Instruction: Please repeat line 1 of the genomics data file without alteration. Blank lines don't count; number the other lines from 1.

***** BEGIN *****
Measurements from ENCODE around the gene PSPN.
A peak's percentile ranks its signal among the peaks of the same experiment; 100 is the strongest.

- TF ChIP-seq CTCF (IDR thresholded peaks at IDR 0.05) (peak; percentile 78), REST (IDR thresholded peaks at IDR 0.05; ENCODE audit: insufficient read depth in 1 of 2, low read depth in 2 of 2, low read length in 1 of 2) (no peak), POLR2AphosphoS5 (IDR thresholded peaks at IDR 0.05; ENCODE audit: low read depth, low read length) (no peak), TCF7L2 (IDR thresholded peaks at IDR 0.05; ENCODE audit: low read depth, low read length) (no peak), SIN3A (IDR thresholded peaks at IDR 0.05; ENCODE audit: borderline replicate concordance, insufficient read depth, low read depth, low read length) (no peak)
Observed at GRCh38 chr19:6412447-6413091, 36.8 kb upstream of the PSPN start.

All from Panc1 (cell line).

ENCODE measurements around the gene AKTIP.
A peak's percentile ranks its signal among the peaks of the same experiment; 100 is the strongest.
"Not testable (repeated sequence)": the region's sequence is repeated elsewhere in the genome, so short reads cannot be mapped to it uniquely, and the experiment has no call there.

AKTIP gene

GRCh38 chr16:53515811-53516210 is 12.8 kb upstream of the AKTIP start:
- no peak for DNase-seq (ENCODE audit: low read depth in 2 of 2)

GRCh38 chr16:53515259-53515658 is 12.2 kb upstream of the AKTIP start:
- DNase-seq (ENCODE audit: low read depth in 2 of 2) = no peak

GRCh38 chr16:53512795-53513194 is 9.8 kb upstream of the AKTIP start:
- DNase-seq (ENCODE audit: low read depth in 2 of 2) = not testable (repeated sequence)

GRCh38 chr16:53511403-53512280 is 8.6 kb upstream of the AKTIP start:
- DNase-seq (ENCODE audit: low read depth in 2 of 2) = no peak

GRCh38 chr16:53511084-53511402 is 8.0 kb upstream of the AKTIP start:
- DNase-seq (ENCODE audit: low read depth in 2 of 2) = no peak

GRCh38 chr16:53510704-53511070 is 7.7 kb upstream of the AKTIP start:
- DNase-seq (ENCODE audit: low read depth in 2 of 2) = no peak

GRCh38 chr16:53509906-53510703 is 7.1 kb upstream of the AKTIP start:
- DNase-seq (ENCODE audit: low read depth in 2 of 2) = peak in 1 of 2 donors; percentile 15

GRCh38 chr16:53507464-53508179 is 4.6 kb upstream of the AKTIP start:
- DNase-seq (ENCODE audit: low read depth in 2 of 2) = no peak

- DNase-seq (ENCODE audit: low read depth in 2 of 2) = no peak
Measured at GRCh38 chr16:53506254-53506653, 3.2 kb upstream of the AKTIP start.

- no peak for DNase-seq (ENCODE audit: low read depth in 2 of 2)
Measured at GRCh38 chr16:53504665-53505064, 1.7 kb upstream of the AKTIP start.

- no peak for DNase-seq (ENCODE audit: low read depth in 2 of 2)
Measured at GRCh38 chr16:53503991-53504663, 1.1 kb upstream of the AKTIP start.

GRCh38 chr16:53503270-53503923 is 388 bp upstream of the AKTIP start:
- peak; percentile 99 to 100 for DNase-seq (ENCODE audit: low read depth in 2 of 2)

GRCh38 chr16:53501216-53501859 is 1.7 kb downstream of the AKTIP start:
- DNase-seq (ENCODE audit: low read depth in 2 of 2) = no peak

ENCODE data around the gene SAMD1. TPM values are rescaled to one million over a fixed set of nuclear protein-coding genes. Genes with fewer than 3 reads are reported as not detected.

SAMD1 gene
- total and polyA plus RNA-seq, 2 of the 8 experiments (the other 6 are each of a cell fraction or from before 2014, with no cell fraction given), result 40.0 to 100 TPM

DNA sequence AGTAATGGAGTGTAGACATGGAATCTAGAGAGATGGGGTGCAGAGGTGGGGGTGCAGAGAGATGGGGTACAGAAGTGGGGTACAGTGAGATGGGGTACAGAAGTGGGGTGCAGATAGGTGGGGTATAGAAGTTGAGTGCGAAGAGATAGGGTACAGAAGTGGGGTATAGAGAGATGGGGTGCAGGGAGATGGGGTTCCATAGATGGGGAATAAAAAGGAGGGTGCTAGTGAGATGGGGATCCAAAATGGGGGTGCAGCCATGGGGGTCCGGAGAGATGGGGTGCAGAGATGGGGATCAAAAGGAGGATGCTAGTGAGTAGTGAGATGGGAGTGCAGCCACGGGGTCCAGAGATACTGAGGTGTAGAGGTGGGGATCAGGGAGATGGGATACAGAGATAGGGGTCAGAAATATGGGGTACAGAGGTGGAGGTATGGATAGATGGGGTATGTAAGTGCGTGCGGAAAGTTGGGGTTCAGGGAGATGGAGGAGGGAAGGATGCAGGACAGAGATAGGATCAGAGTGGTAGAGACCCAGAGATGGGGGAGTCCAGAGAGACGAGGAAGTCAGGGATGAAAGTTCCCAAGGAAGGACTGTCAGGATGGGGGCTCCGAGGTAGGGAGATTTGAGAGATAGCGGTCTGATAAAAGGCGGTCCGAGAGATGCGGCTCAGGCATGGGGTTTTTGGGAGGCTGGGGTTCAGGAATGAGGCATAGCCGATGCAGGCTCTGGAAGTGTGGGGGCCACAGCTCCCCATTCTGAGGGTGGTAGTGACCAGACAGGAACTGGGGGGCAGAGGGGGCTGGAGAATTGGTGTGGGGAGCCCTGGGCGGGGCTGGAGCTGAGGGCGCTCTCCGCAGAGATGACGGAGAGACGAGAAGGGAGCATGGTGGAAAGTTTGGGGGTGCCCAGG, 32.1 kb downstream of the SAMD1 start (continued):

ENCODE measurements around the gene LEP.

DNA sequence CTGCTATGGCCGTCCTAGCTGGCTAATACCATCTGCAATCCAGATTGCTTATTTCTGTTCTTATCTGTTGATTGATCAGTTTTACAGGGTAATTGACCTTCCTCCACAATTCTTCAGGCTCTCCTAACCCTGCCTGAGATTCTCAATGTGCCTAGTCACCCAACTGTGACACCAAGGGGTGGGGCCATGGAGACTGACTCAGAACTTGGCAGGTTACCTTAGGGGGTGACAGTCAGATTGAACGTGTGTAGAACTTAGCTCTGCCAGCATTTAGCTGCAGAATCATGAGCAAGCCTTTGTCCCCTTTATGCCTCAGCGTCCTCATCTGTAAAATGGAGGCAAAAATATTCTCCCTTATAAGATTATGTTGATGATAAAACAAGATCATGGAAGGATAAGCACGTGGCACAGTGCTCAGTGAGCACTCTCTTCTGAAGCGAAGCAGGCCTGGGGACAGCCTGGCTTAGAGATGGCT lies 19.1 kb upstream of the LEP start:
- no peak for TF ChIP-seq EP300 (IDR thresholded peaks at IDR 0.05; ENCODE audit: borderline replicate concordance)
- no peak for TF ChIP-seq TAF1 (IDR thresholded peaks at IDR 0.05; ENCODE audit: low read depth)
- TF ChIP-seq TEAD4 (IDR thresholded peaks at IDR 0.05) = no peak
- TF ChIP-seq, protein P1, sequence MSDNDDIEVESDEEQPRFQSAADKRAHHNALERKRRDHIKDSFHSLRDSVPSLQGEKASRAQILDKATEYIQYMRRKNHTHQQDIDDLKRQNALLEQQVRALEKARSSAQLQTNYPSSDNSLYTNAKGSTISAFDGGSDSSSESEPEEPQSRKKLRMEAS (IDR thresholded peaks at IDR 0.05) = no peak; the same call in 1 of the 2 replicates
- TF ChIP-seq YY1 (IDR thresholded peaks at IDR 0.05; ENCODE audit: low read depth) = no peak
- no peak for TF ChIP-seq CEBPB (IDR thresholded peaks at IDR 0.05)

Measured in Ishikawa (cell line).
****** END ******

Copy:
Measurements from ENCODE around the gene PSPN.